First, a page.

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How returns from tertiary education differ by field of study: Implications for policy-makers and students

by Miroslav Beblavy / Sophie Lehouelleur / Ilaria Maselli
31 July 2015

How returns from tertiary education differ by field of study: Implications for policy-makers and students

Miroslav Beblavy / Sophie Lehouelleur / Ilaria Maselli

With the huge growth in enrolment in higher education, the key question facing young people today is not so much “what to study” as “whether to study”. Taking a methodologically innovative approach, this paper measures the net present value of university education and compares returns from studying a range of different subjects. We use data from five European countries (France, Italy, Hungary, Poland and Slovenia) and include (opportunity) costs in the computation. Results suggest that enrolling in science, technology, engineering and mathematics (STEM) courses is often not the best investment for students, especially female students. In choosing what to study, therefore, students are taking decisions that are consistent with their own private returns. This suggests that policy-makers should consider changing the incentives offered if they wish to change students’ behaviour.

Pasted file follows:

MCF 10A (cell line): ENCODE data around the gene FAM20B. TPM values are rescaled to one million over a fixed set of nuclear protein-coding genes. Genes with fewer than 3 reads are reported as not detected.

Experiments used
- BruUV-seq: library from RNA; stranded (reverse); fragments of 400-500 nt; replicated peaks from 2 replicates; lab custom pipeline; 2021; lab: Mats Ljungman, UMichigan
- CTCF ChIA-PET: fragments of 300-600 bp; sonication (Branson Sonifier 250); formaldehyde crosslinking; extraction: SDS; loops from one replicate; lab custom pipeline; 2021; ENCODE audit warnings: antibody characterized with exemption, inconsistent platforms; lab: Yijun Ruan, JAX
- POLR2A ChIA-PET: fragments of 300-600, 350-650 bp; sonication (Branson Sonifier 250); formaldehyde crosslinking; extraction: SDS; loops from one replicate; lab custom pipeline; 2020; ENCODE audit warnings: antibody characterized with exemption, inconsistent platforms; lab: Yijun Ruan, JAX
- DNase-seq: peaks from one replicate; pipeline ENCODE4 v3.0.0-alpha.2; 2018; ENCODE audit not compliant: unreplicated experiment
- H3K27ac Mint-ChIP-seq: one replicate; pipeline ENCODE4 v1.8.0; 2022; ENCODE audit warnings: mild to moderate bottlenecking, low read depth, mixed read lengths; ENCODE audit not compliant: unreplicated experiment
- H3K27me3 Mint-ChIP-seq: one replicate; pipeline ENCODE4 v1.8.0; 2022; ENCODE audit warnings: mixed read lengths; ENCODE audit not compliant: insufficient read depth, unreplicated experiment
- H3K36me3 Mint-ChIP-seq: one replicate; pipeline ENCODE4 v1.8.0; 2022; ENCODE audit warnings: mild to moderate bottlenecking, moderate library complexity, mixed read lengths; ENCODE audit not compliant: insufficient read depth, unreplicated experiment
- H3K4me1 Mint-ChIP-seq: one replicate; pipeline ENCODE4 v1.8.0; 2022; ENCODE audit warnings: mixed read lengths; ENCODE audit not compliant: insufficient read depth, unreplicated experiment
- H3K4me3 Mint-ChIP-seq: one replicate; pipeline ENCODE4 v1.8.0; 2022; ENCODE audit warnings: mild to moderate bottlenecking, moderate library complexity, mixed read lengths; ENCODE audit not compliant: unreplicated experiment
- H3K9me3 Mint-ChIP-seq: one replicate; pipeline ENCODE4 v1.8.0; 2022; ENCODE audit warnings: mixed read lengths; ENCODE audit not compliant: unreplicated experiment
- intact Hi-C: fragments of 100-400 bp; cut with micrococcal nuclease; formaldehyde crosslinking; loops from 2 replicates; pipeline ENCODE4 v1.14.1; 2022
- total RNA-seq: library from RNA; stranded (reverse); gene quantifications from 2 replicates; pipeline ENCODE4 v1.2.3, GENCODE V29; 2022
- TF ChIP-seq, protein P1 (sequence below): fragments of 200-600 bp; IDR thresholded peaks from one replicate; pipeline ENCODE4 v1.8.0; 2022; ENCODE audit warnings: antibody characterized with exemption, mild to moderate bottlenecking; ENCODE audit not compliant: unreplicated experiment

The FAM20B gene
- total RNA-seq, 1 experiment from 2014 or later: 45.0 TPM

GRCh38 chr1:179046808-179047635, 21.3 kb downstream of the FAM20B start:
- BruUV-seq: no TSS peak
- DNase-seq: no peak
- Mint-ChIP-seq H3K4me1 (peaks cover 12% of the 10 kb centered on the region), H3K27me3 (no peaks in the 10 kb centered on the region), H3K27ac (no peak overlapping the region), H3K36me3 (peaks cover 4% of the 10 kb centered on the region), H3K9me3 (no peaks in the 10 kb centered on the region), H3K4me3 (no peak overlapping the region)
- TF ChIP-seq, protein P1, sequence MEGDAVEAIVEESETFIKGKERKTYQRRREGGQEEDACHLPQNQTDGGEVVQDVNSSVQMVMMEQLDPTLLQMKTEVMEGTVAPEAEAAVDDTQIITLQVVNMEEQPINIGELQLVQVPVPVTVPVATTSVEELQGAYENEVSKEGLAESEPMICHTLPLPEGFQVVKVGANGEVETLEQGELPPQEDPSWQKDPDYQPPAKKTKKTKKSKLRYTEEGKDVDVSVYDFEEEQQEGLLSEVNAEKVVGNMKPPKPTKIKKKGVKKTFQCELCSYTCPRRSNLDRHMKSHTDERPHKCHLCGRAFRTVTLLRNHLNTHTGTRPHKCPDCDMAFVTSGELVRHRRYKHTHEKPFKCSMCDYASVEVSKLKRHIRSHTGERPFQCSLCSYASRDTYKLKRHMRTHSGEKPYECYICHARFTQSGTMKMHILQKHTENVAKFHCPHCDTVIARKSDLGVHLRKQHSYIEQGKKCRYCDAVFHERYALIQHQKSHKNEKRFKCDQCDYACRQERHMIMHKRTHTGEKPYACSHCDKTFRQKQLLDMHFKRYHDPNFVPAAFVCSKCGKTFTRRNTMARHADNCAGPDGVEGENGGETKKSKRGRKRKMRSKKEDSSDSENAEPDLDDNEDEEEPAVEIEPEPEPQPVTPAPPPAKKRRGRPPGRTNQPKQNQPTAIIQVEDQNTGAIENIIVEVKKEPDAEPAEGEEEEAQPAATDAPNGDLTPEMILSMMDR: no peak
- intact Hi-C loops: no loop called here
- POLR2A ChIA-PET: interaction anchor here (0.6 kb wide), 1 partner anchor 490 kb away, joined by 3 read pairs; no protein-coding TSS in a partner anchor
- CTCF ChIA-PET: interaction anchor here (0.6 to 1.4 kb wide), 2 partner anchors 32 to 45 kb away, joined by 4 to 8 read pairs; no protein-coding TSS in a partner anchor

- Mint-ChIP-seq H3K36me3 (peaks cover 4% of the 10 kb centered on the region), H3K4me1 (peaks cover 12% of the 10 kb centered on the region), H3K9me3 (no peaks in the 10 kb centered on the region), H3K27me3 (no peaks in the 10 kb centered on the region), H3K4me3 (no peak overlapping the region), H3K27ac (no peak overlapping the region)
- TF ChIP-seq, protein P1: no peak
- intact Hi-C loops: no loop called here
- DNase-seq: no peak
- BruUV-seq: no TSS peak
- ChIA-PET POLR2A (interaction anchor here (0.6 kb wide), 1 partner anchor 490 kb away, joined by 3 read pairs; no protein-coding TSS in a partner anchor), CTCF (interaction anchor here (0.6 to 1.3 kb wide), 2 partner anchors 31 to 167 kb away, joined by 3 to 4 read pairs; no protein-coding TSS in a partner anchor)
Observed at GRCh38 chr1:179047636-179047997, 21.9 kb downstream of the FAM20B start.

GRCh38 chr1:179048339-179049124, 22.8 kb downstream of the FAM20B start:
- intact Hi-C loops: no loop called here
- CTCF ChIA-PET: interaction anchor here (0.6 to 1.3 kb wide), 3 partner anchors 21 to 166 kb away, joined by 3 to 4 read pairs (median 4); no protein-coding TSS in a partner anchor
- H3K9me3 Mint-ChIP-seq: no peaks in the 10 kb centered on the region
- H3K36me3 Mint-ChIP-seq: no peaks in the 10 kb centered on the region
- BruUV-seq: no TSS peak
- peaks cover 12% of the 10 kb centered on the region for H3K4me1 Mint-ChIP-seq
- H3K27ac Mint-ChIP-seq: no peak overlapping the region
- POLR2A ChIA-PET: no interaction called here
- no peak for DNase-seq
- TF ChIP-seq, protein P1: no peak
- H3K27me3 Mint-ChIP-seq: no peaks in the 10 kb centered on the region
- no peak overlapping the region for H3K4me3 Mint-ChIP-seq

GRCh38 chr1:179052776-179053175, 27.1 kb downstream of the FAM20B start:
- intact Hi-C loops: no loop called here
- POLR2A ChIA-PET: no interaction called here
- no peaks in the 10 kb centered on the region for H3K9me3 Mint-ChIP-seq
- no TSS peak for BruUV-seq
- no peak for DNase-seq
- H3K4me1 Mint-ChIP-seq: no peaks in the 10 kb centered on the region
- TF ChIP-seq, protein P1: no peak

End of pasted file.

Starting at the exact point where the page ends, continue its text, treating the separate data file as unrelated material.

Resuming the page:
Miroslav Beblavý is Associate Senior Research Fellow at the Centre for European Policy Studies and Professor at the Comenius University. Sophie Lehouelleur was a Leonardo da Vinci intern at CEPS. Ilaria Maselli is Research Fellow at CEPS.


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How returns from tertiary education differ by field of study: Implications for policy-makers and students
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